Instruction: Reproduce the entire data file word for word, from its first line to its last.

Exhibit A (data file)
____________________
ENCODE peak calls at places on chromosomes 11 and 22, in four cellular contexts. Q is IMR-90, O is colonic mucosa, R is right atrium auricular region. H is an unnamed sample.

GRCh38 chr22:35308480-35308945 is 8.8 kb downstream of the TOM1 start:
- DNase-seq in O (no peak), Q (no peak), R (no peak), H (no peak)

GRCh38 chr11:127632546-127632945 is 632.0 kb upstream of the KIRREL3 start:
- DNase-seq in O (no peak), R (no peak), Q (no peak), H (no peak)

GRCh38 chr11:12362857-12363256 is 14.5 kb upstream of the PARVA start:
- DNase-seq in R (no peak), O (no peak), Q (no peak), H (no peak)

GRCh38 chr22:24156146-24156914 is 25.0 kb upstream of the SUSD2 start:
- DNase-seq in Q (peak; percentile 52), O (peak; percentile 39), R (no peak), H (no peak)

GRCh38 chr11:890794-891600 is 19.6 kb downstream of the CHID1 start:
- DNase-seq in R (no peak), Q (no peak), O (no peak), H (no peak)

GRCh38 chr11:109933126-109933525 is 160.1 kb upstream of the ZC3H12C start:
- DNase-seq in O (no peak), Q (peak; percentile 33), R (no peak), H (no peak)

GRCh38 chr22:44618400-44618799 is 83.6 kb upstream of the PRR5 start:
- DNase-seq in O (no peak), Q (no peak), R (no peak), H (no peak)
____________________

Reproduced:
ENCODE peak calls at places on chromosomes 11 and 22, in four cellular contexts. Q is IMR-90, O is colonic mucosa, R is right atrium auricular region. H is an unnamed sample.

GRCh38 chr22:35308480-35308945 is 8.8 kb downstream of the TOM1 start:
- DNase-seq in O (no peak), Q (no peak), R (no peak), H (no peak)

GRCh38 chr11:127632546-127632945 is 632.0 kb upstream of the KIRREL3 start:
- DNase-seq in O (no peak), R (no peak), Q (no peak), H (no peak)

GRCh38 chr11:12362857-12363256 is 14.5 kb upstream of the PARVA start:
- DNase-seq in R (no peak), O (no peak), Q (no peak), H (no peak)

GRCh38 chr22:24156146-24156914 is 25.0 kb upstream of the SUSD2 start:
- DNase-seq in Q (peak; percentile 52), O (peak; percentile 39), R (no peak), H (no peak)

GRCh38 chr11:890794-891600 is 19.6 kb downstream of the CHID1 start:
- DNase-seq in R (no peak), Q (no peak), O (no peak), H (no peak)

GRCh38 chr11:109933126-109933525 is 160.1 kb upstream of the ZC3H12C start:
- DNase-seq in O (no peak), Q (peak; percentile 33), R (no peak), H (no peak)

GRCh38 chr22:44618400-44618799 is 83.6 kb upstream of the PRR5 start:
- DNase-seq in O (no peak), Q (no peak), R (no peak), H (no peak)